Having considered the range of on-farm costs and benefits of conservation practices, let’s return to the question of whether voluntary adoption (in the absence of any financial compensation) is likely to result in the adoption of practices needed to achieve the goals of the Hypoxia Task Force. If farmers can generally be expected to voluntarily adopt the practices for which the benefits they receive exceed the costs they incur, which practices pass this “benefit-cost” test?
In the Iowa Strategy, three scenarios are identified that would achieve the goals of the Hypoxia Task Force. The primary practices in these scenarios include conservation tillage, reduced nitrogen application rates, increased use of side dressing, cover crops, wetlands, buffers, controlled drainage, and bioreactors. Of these, conservation tillage and alterations in nitrogen application rates and timing have the greatest potential to increase profitability at the farm level. Numerous studies suggest that in the right locations, conservation tillage can lower cost and increase average yields, and changes in nitrogen application rates and timing can lower cost. However these practices alone are likely to achieve only a modest (less than 9%) reduction in nutrients, far short of the 40% reduction goal for agriculture. Will voluntary adoption of other practices make up the difference?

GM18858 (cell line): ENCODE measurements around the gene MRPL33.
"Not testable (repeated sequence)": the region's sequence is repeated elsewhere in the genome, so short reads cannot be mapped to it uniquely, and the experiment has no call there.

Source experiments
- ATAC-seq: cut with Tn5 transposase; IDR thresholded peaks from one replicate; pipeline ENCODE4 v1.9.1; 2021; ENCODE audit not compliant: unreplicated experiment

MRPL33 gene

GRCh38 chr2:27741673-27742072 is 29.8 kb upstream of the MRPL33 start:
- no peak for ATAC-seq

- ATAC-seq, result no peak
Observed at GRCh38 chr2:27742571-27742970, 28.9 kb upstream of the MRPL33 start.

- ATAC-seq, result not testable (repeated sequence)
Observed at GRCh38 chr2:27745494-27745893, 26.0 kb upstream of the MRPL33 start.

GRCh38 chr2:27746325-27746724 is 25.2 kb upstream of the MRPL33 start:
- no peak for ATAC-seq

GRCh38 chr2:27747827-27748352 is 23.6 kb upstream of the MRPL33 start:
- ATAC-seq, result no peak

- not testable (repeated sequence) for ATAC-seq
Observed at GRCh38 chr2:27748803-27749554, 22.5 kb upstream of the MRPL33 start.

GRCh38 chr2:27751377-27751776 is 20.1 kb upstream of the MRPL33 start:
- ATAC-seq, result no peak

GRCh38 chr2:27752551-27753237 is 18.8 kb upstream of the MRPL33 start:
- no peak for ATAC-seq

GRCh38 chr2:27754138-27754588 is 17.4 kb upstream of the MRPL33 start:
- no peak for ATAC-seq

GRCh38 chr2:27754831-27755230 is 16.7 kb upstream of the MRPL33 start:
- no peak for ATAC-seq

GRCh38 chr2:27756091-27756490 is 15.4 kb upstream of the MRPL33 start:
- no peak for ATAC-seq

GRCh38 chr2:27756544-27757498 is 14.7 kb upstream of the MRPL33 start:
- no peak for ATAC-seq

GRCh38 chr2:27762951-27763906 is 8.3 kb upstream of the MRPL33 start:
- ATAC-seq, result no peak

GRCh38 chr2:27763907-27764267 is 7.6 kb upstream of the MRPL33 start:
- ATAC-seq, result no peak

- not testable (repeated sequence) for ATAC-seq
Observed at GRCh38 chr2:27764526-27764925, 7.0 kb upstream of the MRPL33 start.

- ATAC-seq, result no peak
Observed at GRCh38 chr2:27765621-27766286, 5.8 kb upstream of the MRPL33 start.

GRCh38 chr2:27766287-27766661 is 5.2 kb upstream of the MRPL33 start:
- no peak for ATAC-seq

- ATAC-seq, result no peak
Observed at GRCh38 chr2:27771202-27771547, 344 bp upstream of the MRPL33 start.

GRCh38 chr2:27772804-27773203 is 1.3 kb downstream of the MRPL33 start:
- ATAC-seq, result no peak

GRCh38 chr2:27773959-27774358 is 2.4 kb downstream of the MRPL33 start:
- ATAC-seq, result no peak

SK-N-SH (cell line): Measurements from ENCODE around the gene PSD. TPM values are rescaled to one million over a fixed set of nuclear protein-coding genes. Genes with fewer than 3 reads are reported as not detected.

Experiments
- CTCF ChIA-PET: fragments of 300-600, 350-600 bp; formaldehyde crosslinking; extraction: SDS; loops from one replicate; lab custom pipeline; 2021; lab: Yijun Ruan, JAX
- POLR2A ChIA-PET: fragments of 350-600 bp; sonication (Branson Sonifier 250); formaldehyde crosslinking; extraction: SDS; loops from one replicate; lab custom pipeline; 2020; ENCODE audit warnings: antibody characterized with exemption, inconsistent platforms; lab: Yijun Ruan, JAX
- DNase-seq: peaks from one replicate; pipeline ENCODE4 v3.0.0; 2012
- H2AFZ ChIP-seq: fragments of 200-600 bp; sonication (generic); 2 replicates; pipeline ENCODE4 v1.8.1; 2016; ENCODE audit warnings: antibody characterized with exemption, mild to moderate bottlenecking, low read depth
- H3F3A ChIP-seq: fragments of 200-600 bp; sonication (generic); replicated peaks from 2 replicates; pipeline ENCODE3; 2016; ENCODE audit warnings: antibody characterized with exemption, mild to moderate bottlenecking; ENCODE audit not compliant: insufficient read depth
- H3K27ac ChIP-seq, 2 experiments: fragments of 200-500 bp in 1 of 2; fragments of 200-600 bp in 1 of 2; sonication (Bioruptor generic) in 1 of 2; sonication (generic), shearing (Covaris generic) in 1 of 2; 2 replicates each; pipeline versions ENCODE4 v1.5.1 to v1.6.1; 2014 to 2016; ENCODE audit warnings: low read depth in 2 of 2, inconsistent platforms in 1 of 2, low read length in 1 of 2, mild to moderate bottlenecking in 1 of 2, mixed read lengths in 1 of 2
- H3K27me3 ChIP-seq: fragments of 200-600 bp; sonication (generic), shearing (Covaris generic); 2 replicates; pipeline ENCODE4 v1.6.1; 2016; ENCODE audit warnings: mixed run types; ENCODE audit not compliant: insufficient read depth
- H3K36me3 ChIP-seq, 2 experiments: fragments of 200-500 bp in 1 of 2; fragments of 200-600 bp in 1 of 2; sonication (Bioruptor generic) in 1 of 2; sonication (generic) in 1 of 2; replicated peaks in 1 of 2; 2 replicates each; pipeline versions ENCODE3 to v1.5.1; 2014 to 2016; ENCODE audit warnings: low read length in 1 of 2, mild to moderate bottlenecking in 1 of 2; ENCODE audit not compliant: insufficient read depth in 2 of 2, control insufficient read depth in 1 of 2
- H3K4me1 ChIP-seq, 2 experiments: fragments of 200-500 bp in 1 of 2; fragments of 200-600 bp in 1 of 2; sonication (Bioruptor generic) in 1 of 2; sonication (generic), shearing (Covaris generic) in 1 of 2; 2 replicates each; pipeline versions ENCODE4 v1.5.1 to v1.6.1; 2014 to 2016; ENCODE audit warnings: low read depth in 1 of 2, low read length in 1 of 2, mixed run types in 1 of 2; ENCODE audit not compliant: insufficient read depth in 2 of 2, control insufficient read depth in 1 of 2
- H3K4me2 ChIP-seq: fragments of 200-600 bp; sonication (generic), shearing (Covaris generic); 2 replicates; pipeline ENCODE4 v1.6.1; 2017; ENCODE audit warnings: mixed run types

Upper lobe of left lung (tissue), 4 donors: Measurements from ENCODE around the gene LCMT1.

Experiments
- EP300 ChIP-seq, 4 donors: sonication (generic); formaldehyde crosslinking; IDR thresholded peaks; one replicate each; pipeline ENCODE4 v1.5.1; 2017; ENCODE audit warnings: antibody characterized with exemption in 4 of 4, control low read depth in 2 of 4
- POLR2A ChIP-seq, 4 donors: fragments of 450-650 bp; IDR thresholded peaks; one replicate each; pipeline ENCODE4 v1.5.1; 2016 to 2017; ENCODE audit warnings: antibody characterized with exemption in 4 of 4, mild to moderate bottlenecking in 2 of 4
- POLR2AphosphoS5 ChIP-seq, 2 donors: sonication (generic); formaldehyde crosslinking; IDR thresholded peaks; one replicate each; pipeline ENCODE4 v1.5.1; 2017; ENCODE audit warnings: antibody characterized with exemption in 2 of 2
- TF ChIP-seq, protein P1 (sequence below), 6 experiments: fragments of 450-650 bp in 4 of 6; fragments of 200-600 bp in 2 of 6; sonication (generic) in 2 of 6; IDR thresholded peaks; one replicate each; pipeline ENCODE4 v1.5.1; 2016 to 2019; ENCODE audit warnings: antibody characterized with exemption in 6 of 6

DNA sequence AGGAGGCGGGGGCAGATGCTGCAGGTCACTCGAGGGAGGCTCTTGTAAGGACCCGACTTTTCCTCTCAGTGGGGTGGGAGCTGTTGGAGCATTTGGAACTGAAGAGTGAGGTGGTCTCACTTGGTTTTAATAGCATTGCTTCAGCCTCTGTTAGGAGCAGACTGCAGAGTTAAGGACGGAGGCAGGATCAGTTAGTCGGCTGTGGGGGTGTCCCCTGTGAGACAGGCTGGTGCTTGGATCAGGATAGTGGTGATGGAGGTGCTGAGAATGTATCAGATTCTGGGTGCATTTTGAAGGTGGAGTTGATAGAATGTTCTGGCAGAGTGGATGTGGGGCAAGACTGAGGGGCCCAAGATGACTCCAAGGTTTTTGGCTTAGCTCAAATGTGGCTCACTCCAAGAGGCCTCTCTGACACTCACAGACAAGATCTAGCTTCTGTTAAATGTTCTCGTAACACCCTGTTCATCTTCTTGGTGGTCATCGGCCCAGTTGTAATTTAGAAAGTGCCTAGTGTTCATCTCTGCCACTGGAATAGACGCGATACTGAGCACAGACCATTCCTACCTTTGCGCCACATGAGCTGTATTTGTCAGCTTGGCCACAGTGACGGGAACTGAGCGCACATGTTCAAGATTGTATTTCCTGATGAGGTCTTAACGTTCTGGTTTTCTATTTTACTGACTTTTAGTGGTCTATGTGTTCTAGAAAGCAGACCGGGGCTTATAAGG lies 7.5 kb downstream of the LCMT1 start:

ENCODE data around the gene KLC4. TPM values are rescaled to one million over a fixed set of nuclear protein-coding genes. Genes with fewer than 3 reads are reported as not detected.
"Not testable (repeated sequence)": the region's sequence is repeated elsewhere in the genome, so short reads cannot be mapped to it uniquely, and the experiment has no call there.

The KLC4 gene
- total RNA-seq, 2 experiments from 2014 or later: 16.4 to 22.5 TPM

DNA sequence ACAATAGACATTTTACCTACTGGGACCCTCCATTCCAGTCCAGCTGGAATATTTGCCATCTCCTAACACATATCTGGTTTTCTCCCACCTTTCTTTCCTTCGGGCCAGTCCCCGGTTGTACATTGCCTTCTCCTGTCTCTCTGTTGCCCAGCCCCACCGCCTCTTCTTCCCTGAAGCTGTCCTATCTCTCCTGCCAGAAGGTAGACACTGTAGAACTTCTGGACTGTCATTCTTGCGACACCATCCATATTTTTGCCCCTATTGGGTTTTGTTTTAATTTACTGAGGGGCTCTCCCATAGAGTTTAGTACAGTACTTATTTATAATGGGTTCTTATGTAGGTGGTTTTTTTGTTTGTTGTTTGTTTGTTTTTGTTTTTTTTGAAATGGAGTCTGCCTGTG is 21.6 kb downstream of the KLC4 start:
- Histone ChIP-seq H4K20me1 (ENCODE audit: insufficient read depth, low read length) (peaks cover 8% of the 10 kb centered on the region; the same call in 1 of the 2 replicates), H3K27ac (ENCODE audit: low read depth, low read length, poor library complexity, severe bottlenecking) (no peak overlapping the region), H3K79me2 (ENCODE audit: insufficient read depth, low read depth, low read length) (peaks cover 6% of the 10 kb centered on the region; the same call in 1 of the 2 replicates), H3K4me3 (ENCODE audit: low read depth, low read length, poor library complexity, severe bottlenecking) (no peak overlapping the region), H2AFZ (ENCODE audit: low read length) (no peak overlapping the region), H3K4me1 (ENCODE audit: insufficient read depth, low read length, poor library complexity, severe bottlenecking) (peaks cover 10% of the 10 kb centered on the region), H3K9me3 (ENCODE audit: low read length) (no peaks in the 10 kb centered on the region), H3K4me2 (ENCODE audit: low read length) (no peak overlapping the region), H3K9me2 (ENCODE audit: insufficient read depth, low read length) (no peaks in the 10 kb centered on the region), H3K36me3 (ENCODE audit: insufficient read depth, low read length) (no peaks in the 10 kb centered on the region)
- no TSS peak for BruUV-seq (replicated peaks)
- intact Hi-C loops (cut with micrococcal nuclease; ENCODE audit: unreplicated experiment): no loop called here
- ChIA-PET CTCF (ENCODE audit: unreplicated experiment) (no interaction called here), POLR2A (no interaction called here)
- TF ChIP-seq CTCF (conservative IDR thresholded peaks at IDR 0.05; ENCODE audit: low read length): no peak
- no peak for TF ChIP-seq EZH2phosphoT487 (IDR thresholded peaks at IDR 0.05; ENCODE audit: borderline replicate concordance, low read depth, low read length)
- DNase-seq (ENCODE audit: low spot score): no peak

Because cover crops are relatively new to the Midwest, we are still learning about the on-farm benefits and costs. On-farm benefits could include improved soil health and therefore improved yields in the long run. However, this must be balanced against direct annual costs of $30 or more per acre. While the jury is still out, yield increases will need to be substantial and sustained for benefits to outweigh the costs, at least with current prices and technology.
Wetlands are a relatively expensive option as they require taking land out of production as well as restoring the area. They do, however, provide a suite of ecosystem services outside of water quality improvement, some of which will accrue to farmers and landowners. However, many of these values accrue to off-site beneficiaries and the high costs of wetlands make voluntary large scale adoption unlikely. Buffers could be considered to fall into this same category.